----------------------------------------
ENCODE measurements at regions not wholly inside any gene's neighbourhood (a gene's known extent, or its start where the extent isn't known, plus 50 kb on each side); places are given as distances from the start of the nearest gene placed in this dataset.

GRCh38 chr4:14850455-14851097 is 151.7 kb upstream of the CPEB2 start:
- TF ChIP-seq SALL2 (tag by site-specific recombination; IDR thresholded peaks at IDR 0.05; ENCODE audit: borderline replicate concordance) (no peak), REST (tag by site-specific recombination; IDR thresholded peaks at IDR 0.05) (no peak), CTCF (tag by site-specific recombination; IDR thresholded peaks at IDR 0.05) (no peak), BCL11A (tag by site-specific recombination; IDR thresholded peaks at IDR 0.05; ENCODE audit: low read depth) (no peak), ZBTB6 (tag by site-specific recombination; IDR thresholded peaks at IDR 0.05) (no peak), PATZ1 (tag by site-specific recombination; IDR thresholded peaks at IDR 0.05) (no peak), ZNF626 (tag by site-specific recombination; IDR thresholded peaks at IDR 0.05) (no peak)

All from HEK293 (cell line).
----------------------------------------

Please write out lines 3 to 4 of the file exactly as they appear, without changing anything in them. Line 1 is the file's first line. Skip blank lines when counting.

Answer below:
- TF ChIP-seq SALL2 (tag by site-specific recombination; IDR thresholded peaks at IDR 0.05; ENCODE audit: borderline replicate concordance) (no peak), REST (tag by site-specific recombination; IDR thresholded peaks at IDR 0.05) (no peak), CTCF (tag by site-specific recombination; IDR thresholded peaks at IDR 0.05) (no peak), BCL11A (tag by site-specific recombination; IDR thresholded peaks at IDR 0.05; ENCODE audit: low read depth) (no peak), ZBTB6 (tag by site-specific recombination; IDR thresholded peaks at IDR 0.05) (no peak), PATZ1 (tag by site-specific recombination; IDR thresholded peaks at IDR 0.05) (no peak), ZNF626 (tag by site-specific recombination; IDR thresholded peaks at IDR 0.05) (no peak)

All from HEK293 (cell line).